The Salt Pit
[this post has been revised and expanded 3.31]
Ghairat Baheer is grateful for his freedom, the US, and Mohammed Karzai.
Is this statement true? I don’t know-- although I suspect while the first part may be, the second and third are probably not so true.Do you like how the pictures go together, with the suggestion that the man in the truck is looking approvingly at Obama, who is visiting his country this weekend? I matched them, like a low-rent, modern day Plutarch. The man on the left was imprisoned by the CIA in 202, and later released.
This is not news here in the US, in itself. By now most people here should know we imprison a lot of people in far off places. Regardless of how they may feel about it, most Americans who at least half-way pay attention to what’s going on are aware of this. But Baheer was captured and imprisoned along with a patient of his, and recently revealed documents revealed the CIA kinda killed Dr Baheer’s patient.
MSNBC/AP:"Death shed light on CIA ‘Salt Pit’ near Kabul"
[Gul Rahman] a suspected Afghan militant was brought to a dimly lit CIA compound northeast of the airport in Kabul, Afghanistan. The CIA called it the Salt Pit. Inmates knew it as the dark prison. Inside a chilly cell, the man was shackled and left half-naked. He was found dead, exposed to the cold, in the early hours of Nov. 20, 2002.
Rahman was arrested with Dr. Ghairat Baheer, a physician who is Hekmatyar's son-in-law and a leader of Hezb-e-Islami, an insurgent faction blamed for numerous bombings and violence in Afghanistan.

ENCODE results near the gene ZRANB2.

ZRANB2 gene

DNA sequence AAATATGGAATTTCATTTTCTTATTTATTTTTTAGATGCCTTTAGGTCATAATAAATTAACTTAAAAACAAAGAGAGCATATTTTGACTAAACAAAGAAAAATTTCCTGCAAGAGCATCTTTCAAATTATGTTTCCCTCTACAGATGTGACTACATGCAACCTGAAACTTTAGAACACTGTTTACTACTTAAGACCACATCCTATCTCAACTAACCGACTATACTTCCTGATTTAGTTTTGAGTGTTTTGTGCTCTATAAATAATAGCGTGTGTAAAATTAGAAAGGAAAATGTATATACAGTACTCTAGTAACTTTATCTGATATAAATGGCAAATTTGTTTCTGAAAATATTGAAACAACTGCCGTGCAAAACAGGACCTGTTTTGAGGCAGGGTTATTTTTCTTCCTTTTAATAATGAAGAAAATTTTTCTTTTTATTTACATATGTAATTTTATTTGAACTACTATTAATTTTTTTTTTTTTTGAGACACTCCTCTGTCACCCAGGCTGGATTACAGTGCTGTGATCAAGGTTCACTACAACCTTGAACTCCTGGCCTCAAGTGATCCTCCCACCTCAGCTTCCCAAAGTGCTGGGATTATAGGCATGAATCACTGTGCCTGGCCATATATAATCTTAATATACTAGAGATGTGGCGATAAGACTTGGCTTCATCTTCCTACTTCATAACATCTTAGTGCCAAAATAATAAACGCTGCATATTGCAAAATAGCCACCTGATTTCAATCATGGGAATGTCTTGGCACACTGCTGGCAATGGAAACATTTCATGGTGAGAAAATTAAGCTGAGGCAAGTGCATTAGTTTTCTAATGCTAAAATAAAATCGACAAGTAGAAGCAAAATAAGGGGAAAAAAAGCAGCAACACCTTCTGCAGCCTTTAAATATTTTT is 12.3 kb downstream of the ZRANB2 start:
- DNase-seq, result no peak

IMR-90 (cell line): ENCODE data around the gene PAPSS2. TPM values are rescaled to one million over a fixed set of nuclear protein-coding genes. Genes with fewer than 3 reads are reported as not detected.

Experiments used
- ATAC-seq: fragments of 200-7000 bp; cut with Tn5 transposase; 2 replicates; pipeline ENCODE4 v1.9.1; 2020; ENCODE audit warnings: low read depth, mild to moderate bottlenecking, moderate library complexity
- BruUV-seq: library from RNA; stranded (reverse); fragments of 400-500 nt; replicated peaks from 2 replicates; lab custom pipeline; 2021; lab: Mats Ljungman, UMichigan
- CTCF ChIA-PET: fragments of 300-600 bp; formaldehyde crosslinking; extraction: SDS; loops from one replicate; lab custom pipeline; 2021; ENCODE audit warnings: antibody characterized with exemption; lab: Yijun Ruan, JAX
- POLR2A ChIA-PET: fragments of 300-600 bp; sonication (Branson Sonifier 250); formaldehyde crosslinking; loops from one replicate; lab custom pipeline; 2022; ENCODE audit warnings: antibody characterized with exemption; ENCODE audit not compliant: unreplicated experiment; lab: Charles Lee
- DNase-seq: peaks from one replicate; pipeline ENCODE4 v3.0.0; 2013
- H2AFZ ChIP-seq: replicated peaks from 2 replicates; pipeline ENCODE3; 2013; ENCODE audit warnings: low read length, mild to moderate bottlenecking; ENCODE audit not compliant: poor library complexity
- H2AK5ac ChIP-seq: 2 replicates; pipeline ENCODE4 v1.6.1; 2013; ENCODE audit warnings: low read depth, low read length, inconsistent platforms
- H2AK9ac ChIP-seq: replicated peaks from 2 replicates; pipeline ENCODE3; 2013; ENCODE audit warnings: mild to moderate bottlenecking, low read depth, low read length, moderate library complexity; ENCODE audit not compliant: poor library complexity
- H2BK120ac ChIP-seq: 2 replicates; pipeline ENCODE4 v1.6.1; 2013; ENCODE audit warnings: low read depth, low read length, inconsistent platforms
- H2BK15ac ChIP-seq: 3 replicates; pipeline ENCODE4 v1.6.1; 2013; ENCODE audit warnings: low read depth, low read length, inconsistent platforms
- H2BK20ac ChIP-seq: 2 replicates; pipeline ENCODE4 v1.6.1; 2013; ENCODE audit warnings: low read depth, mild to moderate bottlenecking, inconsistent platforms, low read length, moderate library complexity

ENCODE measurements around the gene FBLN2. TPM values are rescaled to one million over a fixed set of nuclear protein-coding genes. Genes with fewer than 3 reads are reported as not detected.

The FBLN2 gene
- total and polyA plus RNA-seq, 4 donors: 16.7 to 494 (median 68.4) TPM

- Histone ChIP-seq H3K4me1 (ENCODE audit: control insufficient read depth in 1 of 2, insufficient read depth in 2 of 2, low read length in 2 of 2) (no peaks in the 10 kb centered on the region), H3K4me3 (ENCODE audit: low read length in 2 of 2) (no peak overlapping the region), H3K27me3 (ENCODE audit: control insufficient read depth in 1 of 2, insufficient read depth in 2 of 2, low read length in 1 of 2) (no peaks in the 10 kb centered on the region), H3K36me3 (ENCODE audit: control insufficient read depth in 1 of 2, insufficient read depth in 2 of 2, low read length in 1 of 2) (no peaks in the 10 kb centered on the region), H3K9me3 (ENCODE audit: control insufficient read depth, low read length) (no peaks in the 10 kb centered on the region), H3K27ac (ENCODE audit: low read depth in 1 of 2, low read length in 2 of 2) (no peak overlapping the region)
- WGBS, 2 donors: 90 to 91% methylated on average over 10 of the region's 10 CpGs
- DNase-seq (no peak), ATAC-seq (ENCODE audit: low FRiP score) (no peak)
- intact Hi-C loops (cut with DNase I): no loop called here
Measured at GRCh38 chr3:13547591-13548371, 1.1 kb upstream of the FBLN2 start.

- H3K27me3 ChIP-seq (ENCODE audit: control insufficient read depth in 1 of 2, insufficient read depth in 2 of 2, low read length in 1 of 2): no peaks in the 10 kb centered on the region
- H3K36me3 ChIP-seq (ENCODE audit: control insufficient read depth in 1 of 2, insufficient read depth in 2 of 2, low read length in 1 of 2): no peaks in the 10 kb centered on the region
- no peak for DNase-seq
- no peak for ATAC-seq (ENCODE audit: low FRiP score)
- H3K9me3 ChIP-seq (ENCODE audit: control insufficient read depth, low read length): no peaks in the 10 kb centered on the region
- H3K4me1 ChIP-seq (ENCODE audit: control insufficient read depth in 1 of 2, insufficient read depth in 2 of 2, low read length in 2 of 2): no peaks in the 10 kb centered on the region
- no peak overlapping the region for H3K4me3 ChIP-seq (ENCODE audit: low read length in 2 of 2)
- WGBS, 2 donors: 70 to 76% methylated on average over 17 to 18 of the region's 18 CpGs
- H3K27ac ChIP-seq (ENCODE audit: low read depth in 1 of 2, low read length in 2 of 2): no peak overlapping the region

Baheer, who said he spent six months in the Salt Pit during six years in Afghan prisons, said in an interview in Islamabad that he never learned what happened to Rahman. Rahman's family repeatedly pressed International Red Cross officials about his fate, Baheer said.
"If he died there in interrogation or he died a natural death they should have told his family and ended their uncertainty," Baheer said.
Rahman had driven from Peshawar, Pakistan, in the northwest frontier to Islamabad for a medical checkup. He was staying with Baheer, an old friend, when U.S. agents and Pakistani security forces stormed the house and took both men, two guards and a cook into custody.
After a week, Rahman was separated from the others. "That was the last time I saw him," said Baheer, now a member of a Hezb-e-Islami delegation that met this month in Kabul, the Afghan capital, for peace talks with Afghan President Hamid Karzai.
Baheer said he was flown to Afghanistan and taken to the Salt Pit, the code name for the abandoned brick factory turned CIA prison. In small, windowless cells, detainees were subjected to harsh treatment and at least one mock execution, according to several former CIA officials.
"I was left naked, sleeping on the barren concrete," said Baheer. His toilet was a bucket. Loudspeakers blared. Guards concealed their identity with masks and carried torches.
Baheer said his American interrogators would tie him to a chair and sit on his stomach. They hung[sic] him naked, he said, for hours on end.
A CIA medic at the site concluded the Afghan[Rahman] died of hypothermia. A doctor sent later confirmed that judgment. But the detainee's body was never returned to his family, and Baheer said his friend's relatives still don't know what happened.
"The Americans have had enough time," said Baheer. "After nearly eight years, enough is enough."
The commonplace conceit on many lefty blogs is to observe, perhaps sneeringly, that Americans want to be the good guys, but don't want to face up to what their government does. Well, stereotype or not, it's true as far as I can tell. I know I want Americans to be the good guys-- I don't think wanting that is the problem, per se. As far as I can see the problem is deciding that simply asserting we are is weirdly sufficient for some people. This magic trick renders our actual actions as secondary, and easily rationalized as any given situation may require.